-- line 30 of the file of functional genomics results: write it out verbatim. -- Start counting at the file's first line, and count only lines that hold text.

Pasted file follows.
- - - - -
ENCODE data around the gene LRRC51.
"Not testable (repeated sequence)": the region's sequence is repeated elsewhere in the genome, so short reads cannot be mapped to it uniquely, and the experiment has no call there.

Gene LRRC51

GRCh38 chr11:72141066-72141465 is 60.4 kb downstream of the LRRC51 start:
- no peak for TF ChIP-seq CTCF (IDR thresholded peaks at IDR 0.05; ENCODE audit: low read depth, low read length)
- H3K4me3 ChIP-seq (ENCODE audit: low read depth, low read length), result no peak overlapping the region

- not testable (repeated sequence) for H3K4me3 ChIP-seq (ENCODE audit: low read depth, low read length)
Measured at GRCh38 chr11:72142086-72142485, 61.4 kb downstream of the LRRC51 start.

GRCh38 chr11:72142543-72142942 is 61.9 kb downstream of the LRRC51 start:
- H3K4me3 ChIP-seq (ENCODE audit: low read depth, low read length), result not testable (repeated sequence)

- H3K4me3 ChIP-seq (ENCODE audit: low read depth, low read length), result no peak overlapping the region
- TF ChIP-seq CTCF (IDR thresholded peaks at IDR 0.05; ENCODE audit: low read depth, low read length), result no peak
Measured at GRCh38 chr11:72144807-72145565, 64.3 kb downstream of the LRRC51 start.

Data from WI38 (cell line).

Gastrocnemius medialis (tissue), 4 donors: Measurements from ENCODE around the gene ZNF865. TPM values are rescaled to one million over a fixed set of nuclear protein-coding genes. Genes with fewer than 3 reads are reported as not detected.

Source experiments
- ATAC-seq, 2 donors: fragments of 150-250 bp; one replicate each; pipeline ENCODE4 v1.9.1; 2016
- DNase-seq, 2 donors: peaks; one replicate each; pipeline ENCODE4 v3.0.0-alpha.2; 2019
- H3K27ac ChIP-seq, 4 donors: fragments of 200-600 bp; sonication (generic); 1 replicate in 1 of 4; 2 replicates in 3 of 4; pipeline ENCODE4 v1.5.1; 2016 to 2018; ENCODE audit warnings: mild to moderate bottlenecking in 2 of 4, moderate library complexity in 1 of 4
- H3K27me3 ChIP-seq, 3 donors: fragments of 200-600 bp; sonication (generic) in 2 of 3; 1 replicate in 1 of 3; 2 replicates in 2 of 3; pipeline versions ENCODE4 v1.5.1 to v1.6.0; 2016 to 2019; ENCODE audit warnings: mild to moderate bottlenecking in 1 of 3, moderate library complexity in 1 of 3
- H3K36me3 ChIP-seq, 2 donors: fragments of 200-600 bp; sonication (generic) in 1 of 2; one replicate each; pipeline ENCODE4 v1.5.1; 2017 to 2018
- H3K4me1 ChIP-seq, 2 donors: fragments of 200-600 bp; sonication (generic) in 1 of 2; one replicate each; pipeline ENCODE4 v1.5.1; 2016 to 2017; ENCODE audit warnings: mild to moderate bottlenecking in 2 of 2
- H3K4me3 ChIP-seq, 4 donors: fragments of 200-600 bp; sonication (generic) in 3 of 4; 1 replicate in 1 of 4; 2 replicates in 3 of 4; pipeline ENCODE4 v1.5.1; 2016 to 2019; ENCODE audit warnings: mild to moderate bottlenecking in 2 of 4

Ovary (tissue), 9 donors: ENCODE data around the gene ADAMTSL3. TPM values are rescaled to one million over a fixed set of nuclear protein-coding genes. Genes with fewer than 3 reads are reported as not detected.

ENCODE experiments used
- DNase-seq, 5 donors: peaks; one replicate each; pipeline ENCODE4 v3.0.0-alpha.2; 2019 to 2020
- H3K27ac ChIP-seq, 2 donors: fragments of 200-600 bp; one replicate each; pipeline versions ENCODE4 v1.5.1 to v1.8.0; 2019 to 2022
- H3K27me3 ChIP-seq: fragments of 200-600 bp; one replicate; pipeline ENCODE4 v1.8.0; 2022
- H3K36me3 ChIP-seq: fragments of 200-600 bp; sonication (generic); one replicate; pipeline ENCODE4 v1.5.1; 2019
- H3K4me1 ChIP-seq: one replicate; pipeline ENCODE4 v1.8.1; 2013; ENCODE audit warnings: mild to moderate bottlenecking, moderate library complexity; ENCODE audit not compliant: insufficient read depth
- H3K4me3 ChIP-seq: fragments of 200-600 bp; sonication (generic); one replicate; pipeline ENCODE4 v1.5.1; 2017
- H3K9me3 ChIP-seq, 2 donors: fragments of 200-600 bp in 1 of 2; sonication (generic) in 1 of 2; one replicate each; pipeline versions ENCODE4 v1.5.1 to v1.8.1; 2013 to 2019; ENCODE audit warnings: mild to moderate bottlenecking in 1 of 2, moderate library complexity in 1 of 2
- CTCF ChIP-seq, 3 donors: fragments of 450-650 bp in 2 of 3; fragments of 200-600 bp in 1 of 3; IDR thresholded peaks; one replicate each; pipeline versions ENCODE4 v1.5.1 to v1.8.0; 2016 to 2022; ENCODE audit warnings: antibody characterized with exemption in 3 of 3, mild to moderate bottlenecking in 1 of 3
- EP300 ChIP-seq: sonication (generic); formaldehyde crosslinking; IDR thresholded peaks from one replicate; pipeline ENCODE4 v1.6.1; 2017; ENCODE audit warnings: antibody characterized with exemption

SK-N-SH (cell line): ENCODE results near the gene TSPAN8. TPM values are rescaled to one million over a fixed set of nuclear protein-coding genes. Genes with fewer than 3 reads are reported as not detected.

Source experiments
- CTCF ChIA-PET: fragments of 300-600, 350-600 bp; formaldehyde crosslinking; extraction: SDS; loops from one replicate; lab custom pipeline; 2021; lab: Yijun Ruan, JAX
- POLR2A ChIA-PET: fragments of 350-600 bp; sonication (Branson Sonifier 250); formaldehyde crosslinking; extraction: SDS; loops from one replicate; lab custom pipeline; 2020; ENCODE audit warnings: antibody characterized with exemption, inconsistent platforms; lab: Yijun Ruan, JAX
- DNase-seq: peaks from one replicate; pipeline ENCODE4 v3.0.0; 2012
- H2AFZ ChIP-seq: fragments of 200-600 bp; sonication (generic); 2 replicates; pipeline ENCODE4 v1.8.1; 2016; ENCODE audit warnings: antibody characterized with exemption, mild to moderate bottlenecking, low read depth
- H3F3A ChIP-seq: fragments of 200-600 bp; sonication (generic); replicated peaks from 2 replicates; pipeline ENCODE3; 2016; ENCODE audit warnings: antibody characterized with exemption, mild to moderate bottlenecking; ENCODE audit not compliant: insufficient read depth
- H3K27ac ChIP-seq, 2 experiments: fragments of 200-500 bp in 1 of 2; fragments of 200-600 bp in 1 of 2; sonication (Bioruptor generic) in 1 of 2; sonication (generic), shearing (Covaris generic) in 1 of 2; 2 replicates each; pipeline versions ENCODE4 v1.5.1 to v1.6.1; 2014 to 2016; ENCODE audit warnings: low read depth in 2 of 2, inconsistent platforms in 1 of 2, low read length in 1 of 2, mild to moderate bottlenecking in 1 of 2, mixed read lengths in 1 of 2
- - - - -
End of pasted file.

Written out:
- H3K4me1 ChIP-seq: one replicate; pipeline ENCODE4 v1.8.1; 2013; ENCODE audit warnings: mild to moderate bottlenecking, moderate library complexity; ENCODE audit not compliant: insufficient read depth